There are two Americas. In one, bankers get golden parachutes, insider traders return to society as well-paid consultants, and influence is for sale. In the other, opportunity is scarce and forgiveness scarcer, jail awaits those caught possessing recreational drugs, and cries for help are ignored. Society preaches forgiveness for the rich and retribution for the poor. Entrenched inequality and its companion, poverty, are the dark side of the American dream for a citizenry united by name, but not by rules.
Barack Obama, who has presided over the sharpest increases in economic inequality in U.S. history, adopts the persona of public advocate, reciting wrongs inflicted by unseen and unknown forces that have “deepened” the gap between the rich and the rest of us and “stalled” upward mobility. Having spent half a decade stuffing tens of trillions of dollars into the accounts of an ever shrinking gaggle of financial capitalists, Obama declares this to be “a year of action” in the opposite direction. “Believe it.” And if you do believe it, then crown him the Most Effective Liar of the young century.
There’s little doubt that if the Obama administration ever managed to bring NSA whistle-blower Edward Snowden before a jury on American soil, the unfolding drama would quickly become the trial of the new century.
But despite all of its bluster, is the administration really eager and ready for such an undertaking? The answer, surprisingly, may be “no,” and for one simple reason—the trial of the century could also quickly devolve into the embarrassment of the century.
Hate the super rich because their greed is ungodly. If true democracy is to be restored, then Americans need to be much more than dissatisfied. They need to get more emotional. They need to hate. Then they must convert that hatred into political demands and actions.
In Paine’s time, the enemy was a distant and easily identifiable king, but in ours, the enemy is within and mostly invisible. Our public officials are only the cabana boys and girls, or waiters, of this sick system, and they’re certainly not serving us. In fact, we can’t even press our noses against the glass to see who are dining within. Standing out back, we fight among ourselves for the discarded scraps and that, for now, is our only battle. We’re sad.
There was a time before the NSA was able secretly to collect personal data about us all, all the time. There was a time when it was much harder for our governments to know what we were up to. There was a time when they struggled to control the flow of information.
The Techtopus: How Silicon Valley’s most celebrated CEOs conspired to drive down 100,000 tech engineers’ wages
In early 2005, as demand for Silicon Valley engineers began booming, Apple’s Steve Jobs sealed a secret and illegal pact with Google’s Eric Schmidt to artificially push their workers wages lower by agreeing not to recruit each other’s employees, sharing wage scale information, and punishing violators. On February 27, 2005, Bill Campbell, a member of Apple’s board of directors and senior advisor to Google, emailed Jobs to confirm that Eric Schmidt “got directly involved and firmly stopped all efforts to recruit anyone from Apple.”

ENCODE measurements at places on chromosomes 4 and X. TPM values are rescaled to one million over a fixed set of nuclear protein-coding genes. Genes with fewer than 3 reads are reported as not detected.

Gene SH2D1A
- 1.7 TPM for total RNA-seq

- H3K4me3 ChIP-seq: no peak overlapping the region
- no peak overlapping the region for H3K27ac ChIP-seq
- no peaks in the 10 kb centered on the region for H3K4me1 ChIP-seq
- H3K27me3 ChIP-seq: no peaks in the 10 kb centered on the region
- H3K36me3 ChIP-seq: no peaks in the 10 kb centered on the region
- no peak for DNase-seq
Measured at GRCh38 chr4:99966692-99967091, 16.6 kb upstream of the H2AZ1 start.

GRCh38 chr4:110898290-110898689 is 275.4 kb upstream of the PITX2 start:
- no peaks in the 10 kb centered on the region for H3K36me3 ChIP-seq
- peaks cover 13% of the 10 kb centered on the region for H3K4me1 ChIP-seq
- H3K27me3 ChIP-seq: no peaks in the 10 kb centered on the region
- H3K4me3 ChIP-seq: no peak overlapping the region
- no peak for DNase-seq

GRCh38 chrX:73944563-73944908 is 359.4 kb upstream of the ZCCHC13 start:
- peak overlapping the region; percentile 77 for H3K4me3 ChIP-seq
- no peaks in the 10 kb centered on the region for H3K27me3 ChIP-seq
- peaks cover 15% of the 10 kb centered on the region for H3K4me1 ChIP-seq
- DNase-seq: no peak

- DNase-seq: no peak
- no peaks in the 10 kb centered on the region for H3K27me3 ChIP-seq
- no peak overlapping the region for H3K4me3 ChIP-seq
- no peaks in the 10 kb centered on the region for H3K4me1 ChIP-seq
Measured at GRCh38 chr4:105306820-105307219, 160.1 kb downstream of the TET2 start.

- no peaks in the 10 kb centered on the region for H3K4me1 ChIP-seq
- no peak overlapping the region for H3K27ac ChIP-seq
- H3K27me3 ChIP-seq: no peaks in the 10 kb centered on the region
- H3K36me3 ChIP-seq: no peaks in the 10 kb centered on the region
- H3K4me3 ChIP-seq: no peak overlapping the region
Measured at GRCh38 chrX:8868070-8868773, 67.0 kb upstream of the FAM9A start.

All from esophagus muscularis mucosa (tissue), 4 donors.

Instead of an ownership society, we are evolving into a society of mortgage debtors, corporate debtors and government debtors. And as far as the supposed savings (“financial ownership”) are concerned, John C. Bogle has observed that instead of the economy being dominated by individual investors , it is being financialized into “an intermediation society dominated by professional money managers and corporations.” This trend “has not been accompanied by the development of an ethical, regulatory and legal environment … The ownership society is over. The agency (or intermediation) society is not working as it should.”
Inequality permeates the social system, taking multiple forms, themselves integrated, because the essential capital-accumulation process requires invidious distinctions, actualized in terms of power arrangements, across the board. Savaging the social safety net, cushioning the profits of JPMorgan Chase, targeted assassination in Yemen, a resurgence of racism, anti-immigrant feeling, gender discrimination in all its phases, a half-trillion dollar military budget in the next go-around, all of these form constituents—along with much else—in the systemic organization of inequality.
[D]irect action, as Dr. King understood it and practiced it, meant bringing a social institution or the society itself locally to a halt, to make the system scream, just like its victims screamed, to bring contradictions to a head, so that everyone could see what the real problem was, that is, to confront authority. And that’s not understood in terms of what King’s legacy is.
California’s eugenics program proved so efficient that in the 1930s, Nazi scientists asked California eugenicists for advice on how to run their own sterilization regime. “Germany used California’s program as its chief example that this was a working, successful policy,” says Christina Cogdell, author of Eugenic Design. ”They modeled their law on California’s law.”
The Metropolitan Police Service want their water cannon; they want it by this summer. Previously only employed on the streets of Northern Ireland, the introduction of water cannons is keenly supported by London Mayor, Boris Johnson, to apparently combat a repeat of the 2011 riots